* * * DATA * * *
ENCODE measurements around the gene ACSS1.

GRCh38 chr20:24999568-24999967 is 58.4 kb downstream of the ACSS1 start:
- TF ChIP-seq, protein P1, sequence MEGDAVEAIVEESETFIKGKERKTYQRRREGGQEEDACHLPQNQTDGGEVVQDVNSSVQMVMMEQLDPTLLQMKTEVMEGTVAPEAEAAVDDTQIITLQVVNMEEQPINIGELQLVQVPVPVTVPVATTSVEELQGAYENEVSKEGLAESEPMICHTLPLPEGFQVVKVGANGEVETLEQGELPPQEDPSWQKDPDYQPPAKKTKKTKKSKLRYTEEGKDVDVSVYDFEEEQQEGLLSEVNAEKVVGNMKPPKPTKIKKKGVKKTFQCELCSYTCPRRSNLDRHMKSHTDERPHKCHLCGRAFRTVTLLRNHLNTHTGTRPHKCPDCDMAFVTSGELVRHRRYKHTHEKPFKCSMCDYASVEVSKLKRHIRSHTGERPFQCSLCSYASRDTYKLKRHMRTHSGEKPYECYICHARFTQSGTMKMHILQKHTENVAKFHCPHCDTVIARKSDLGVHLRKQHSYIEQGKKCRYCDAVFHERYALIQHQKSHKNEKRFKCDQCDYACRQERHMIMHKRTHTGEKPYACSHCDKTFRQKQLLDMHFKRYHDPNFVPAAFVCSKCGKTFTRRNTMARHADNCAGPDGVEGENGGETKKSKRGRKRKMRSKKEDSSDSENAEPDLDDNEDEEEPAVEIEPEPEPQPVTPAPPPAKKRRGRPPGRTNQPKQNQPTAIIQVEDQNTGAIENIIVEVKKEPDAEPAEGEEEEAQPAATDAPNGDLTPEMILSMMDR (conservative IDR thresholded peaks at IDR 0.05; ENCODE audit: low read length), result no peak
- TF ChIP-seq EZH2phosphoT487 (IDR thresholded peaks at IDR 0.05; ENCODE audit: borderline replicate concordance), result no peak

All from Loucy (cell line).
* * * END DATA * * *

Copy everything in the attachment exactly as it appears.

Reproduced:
ENCODE measurements around the gene ACSS1.

GRCh38 chr20:24999568-24999967 is 58.4 kb downstream of the ACSS1 start:
- TF ChIP-seq, protein P1, sequence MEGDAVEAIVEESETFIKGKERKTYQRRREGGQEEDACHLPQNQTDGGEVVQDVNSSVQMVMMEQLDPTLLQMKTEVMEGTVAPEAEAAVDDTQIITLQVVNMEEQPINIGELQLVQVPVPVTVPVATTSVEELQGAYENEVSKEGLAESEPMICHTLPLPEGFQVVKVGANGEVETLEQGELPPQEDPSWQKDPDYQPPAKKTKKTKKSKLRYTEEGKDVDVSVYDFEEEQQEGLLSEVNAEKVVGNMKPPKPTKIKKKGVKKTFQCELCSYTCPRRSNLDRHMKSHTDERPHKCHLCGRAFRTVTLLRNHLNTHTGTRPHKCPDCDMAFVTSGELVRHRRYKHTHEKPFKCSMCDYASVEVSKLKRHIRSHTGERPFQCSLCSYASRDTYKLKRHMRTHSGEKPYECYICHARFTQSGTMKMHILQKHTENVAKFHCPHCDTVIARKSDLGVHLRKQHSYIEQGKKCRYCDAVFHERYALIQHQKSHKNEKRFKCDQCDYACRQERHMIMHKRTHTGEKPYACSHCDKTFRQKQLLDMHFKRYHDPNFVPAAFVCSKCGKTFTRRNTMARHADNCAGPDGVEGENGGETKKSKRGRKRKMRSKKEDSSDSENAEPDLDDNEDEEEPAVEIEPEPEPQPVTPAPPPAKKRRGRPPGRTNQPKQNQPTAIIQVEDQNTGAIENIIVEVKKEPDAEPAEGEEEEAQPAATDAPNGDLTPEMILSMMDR (conservative IDR thresholded peaks at IDR 0.05; ENCODE audit: low read length), result no peak
- TF ChIP-seq EZH2phosphoT487 (IDR thresholded peaks at IDR 0.05; ENCODE audit: borderline replicate concordance), result no peak

All from Loucy (cell line).